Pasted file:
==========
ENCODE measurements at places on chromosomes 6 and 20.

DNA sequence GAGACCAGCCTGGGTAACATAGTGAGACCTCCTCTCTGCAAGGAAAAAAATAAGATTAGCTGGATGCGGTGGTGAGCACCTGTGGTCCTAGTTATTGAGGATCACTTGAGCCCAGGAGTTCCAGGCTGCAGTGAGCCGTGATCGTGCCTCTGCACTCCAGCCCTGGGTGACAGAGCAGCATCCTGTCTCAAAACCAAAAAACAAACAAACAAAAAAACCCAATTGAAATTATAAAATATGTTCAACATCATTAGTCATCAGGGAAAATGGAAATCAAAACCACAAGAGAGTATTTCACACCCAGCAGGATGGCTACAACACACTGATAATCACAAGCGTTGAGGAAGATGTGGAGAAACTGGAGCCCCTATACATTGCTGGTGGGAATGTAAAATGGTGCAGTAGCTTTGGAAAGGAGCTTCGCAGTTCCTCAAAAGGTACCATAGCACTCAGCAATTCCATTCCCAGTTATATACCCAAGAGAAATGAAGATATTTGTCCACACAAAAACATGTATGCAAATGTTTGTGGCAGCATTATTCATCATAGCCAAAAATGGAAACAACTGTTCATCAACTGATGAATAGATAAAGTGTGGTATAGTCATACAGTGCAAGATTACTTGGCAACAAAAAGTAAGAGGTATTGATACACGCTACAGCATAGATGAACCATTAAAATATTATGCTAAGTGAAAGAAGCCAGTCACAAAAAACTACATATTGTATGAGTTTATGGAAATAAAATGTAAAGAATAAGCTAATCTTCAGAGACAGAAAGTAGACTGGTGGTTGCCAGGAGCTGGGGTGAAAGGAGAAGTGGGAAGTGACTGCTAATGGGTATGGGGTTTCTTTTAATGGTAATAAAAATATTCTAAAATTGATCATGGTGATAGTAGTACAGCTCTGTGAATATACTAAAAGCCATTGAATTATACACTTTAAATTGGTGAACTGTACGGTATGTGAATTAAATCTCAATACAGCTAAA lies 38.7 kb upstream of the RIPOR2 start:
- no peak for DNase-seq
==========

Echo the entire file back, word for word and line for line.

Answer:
ENCODE measurements at places on chromosomes 6 and 20.

DNA sequence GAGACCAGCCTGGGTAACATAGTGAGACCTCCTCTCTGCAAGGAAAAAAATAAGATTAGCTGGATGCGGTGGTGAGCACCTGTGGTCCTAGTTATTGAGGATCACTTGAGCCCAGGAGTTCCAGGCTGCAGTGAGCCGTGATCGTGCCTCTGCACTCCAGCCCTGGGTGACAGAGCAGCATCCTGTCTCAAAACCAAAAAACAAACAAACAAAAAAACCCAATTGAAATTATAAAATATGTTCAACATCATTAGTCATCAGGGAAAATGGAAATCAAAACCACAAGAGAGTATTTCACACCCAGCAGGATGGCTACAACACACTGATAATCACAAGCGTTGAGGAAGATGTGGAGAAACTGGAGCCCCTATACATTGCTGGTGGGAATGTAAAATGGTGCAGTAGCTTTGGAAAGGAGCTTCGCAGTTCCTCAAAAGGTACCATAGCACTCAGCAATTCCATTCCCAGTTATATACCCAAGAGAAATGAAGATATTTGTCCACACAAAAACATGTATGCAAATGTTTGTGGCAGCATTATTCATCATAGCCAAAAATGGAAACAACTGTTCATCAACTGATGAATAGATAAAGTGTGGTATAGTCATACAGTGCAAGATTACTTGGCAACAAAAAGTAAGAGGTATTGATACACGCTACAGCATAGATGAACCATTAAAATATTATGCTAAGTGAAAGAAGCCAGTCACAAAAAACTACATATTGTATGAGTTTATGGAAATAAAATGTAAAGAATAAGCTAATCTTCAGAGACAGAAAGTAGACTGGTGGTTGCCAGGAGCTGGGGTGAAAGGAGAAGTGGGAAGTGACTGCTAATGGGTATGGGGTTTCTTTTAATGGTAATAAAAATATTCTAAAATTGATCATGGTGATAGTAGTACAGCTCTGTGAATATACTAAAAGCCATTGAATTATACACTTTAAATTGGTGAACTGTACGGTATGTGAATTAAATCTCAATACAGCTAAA lies 38.7 kb upstream of the RIPOR2 start:
- no peak for DNase-seq